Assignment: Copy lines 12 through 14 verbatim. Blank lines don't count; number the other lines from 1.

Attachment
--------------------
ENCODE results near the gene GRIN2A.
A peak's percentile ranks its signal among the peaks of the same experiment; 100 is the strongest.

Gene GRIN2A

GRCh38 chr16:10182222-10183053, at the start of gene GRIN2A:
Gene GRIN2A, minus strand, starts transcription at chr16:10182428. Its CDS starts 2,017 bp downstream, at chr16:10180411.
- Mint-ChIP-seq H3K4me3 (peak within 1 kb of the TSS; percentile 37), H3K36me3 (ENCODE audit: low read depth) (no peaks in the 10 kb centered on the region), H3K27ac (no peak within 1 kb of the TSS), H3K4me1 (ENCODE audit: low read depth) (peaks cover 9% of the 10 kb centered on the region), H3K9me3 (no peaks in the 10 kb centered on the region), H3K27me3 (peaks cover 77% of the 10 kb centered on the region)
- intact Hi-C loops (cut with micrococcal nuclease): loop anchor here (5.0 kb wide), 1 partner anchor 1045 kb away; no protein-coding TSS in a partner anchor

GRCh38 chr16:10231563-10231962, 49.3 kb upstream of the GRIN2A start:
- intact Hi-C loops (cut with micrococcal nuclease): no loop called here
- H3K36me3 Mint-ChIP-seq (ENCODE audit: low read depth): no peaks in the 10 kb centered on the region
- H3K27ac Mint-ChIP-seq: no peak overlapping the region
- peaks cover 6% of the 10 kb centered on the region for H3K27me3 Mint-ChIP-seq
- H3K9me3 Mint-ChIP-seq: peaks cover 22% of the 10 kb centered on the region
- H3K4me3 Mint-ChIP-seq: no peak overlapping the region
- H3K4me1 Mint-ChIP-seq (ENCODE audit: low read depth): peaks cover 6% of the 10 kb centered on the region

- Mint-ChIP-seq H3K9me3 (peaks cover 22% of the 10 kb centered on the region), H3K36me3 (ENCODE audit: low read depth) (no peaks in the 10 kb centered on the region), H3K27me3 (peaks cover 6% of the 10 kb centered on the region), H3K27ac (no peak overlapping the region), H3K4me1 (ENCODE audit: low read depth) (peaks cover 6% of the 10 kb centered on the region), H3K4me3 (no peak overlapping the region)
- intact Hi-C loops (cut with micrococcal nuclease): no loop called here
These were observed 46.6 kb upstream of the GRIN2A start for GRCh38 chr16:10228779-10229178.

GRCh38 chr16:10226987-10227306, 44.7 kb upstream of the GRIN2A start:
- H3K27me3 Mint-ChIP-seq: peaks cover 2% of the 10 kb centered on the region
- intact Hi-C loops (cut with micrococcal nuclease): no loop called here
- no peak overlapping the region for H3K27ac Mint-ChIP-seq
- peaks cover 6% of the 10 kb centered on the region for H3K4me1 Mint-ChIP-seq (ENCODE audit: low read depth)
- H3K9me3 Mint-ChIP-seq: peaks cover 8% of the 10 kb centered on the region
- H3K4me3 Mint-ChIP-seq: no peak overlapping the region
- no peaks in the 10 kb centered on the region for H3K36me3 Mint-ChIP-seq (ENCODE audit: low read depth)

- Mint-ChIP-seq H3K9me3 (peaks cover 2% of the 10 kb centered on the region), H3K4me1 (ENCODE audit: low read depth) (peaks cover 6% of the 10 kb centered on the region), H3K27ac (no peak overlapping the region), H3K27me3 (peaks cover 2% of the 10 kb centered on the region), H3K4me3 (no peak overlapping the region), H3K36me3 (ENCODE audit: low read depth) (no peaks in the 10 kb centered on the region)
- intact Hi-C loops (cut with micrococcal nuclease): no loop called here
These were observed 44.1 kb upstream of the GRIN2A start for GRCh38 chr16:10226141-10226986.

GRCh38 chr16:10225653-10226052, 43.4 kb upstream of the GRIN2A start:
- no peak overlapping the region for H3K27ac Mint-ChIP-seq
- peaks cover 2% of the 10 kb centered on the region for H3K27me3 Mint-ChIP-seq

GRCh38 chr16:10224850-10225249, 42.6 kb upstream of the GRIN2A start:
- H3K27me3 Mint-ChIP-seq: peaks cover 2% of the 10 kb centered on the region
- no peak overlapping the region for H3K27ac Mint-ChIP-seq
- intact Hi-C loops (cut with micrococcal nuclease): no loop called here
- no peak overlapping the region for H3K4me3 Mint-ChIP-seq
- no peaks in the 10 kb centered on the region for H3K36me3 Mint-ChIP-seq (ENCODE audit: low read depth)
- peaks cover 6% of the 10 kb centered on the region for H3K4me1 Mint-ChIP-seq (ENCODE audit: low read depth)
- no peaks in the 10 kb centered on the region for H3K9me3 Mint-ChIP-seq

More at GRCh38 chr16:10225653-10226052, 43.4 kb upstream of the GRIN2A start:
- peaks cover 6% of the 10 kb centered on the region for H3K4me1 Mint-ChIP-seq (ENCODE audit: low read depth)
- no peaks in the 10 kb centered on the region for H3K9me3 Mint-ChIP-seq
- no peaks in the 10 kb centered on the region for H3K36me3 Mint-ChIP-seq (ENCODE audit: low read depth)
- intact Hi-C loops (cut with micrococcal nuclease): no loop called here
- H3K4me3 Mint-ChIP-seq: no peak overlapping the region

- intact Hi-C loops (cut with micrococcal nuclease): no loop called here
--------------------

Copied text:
- peaks cover 6% of the 10 kb centered on the region for H3K27me3 Mint-ChIP-seq
- H3K9me3 Mint-ChIP-seq: peaks cover 22% of the 10 kb centered on the region
- H3K4me3 Mint-ChIP-seq: no peak overlapping the region